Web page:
Government and opposition clash over television license tender

Following the marathon auction of the four television broadcasting licenses, State Minister Nikos Pappas was the first to express his satisfaction with the outcome.

The President of Parliament Nikos Voutsis commented that completing the tender was a ‘vindication’ for everyone who fought the political battle to bring lawfulness to the television landscape, while generating revenue for the State.

Mr. Voutsis added that in the first bailout program, Greece’s creditors had estimated that 200 to 300 million euros could be generated from television licenses, however none of the previous government went through with the process.

According to the President of Parliament, the success of the tender ‘fully refutes’ the arguments on ‘paying ransom’, since the media businesses did not pay anything as they were protected.

The River issued a statement shortly after the auction concluding, slamming the government over the ‘televised lottery’. The opposition party claims that its proposals, for at least twice as many licenses, would have resulted in greater revenue, competition and pluralism, among others.

The opposition party also disputed the government claim that the tender will help bring lawfulness to the media by enforcing European legislation.

In an interview on ERT, the president of the Union of Centrists Vasilis Leventis commented that while he agrees with the effort to bring transparency to the media, he disagrees with the government’s plans. Furthermore he stated that educational institutions, cultural organizations and the church should have been allowed to participate in the tender and concluded that ERT must act as a pole between public and private television.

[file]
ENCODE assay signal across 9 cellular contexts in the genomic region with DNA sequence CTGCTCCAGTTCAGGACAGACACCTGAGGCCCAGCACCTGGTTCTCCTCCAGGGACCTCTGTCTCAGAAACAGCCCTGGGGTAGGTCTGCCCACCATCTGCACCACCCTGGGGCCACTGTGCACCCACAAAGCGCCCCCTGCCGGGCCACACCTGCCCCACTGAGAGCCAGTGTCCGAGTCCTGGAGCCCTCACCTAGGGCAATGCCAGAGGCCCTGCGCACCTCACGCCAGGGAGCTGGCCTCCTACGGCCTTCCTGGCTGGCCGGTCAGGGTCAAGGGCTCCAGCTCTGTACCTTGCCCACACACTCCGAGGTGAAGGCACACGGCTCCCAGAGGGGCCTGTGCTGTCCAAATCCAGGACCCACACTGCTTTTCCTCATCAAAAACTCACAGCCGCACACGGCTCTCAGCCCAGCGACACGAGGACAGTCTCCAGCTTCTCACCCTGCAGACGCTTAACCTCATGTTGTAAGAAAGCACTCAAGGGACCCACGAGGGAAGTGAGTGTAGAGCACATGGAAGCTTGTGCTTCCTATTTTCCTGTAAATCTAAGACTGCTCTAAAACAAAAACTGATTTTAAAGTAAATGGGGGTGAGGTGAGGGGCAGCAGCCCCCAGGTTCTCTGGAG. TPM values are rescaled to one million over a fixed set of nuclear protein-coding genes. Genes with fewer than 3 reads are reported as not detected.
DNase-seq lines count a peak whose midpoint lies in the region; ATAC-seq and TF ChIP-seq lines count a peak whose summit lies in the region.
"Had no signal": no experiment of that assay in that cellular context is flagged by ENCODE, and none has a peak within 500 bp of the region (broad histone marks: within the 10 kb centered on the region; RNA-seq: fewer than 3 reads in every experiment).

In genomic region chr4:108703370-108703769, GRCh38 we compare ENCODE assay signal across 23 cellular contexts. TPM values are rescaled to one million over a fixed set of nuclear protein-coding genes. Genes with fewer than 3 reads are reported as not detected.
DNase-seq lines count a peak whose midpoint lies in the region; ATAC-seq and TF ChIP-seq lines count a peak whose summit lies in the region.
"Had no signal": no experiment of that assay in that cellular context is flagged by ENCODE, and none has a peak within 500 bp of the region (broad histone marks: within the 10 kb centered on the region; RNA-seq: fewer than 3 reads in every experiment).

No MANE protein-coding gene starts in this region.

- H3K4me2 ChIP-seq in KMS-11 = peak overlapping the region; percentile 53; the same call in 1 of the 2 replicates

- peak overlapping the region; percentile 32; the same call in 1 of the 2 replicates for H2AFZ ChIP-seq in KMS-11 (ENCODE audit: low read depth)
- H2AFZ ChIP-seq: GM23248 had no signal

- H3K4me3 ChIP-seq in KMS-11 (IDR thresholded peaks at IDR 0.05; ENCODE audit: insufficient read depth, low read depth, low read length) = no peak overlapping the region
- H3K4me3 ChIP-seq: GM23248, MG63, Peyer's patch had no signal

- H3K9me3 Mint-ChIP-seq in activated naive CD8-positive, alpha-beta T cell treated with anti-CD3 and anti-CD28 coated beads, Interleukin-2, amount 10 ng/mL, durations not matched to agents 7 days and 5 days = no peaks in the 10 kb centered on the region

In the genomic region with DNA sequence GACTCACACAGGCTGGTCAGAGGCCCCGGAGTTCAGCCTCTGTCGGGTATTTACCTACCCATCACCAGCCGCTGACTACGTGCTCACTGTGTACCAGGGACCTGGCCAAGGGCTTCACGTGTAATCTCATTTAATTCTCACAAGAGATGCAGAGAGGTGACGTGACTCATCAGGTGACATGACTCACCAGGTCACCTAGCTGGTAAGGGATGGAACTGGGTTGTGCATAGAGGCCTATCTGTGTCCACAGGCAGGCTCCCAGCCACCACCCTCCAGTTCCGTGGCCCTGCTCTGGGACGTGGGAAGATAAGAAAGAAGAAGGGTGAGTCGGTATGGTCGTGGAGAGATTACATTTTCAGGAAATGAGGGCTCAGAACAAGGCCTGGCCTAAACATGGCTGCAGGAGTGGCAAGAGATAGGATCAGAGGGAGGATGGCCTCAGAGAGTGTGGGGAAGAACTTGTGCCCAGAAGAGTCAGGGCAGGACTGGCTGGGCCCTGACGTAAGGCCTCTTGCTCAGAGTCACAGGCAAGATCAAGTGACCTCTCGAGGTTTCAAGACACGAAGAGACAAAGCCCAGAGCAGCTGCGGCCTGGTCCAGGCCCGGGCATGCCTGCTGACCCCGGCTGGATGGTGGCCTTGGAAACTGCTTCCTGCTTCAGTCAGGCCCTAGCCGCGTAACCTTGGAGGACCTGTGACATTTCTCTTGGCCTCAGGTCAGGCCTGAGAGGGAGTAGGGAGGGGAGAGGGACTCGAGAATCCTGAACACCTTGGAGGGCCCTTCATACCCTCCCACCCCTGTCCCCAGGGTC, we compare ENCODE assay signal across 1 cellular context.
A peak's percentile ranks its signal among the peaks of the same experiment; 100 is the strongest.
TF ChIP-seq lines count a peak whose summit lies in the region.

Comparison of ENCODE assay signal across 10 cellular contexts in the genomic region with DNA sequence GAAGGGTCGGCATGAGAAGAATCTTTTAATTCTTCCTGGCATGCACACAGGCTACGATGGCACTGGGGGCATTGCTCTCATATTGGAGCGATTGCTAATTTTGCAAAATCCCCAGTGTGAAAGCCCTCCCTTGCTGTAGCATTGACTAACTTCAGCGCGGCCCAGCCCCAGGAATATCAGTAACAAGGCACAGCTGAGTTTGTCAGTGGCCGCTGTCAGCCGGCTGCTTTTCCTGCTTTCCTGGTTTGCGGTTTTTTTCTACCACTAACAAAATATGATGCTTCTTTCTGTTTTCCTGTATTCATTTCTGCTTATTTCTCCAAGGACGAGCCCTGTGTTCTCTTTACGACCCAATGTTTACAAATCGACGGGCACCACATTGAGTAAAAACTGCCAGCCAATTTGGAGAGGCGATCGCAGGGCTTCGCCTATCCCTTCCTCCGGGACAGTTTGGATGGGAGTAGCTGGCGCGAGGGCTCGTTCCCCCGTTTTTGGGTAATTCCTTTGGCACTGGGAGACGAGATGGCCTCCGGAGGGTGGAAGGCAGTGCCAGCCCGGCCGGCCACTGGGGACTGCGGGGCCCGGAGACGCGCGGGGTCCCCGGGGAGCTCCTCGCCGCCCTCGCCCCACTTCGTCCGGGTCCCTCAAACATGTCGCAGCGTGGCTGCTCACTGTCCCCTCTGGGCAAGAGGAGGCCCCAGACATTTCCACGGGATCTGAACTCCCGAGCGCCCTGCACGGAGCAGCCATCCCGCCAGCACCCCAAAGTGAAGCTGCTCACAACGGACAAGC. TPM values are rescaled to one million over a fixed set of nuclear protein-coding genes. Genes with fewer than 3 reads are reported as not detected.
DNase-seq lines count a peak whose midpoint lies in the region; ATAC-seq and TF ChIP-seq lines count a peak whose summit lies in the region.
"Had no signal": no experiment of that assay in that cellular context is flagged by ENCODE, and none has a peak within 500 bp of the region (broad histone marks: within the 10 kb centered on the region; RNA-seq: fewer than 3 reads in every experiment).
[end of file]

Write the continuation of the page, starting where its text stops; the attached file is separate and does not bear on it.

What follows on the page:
The Communist Party accused the government of attempting to create a favorable television landscape and argued that the new channels to emerge will not secure the people’s right to information and entertainment or worker rights. KKE also disputed the government rhetoric on protecting the public interest, objectivity and pluralism in the media.

In its statement PASOK claimed that the television license tender will result in an oligopoly in the media, while underlining that this will have negative impact on the quality and pluralism of information and Democracy. PASOK was also critical of the prospect of four current channels shutting down, as they failed to win a license.

The main opposition party New Democracy responded via its spokesperson Giorgos Koumoutsakos that the National Council for Radio and Television (ESR) must play a central role in the new television landscape. Mr. Koumoutsakos was also highly critical of the limited number of licenses that were auctioned and claimed that an oligopoly is being created in the media.

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